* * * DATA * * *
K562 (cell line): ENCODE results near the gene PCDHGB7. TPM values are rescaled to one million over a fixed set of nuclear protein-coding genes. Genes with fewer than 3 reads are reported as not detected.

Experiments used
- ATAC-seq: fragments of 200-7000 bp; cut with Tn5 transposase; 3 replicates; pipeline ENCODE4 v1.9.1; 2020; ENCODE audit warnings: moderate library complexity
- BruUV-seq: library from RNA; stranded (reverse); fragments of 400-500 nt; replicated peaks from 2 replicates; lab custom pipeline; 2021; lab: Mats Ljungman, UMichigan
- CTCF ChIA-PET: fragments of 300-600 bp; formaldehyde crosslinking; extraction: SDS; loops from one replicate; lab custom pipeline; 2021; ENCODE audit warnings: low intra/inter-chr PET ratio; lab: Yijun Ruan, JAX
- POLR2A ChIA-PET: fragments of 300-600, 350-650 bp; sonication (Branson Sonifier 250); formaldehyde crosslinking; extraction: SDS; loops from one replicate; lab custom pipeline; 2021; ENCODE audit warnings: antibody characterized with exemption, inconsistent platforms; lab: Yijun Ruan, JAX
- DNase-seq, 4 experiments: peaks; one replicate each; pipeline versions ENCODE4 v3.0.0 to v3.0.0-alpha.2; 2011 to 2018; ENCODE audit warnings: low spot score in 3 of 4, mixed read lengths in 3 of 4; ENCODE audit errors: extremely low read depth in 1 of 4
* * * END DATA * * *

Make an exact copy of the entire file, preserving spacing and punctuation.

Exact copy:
K562 (cell line): ENCODE results near the gene PCDHGB7. TPM values are rescaled to one million over a fixed set of nuclear protein-coding genes. Genes with fewer than 3 reads are reported as not detected.

Experiments used
- ATAC-seq: fragments of 200-7000 bp; cut with Tn5 transposase; 3 replicates; pipeline ENCODE4 v1.9.1; 2020; ENCODE audit warnings: moderate library complexity
- BruUV-seq: library from RNA; stranded (reverse); fragments of 400-500 nt; replicated peaks from 2 replicates; lab custom pipeline; 2021; lab: Mats Ljungman, UMichigan
- CTCF ChIA-PET: fragments of 300-600 bp; formaldehyde crosslinking; extraction: SDS; loops from one replicate; lab custom pipeline; 2021; ENCODE audit warnings: low intra/inter-chr PET ratio; lab: Yijun Ruan, JAX
- POLR2A ChIA-PET: fragments of 300-600, 350-650 bp; sonication (Branson Sonifier 250); formaldehyde crosslinking; extraction: SDS; loops from one replicate; lab custom pipeline; 2021; ENCODE audit warnings: antibody characterized with exemption, inconsistent platforms; lab: Yijun Ruan, JAX
- DNase-seq, 4 experiments: peaks; one replicate each; pipeline versions ENCODE4 v3.0.0 to v3.0.0-alpha.2; 2011 to 2018; ENCODE audit warnings: low spot score in 3 of 4, mixed read lengths in 3 of 4; ENCODE audit errors: extremely low read depth in 1 of 4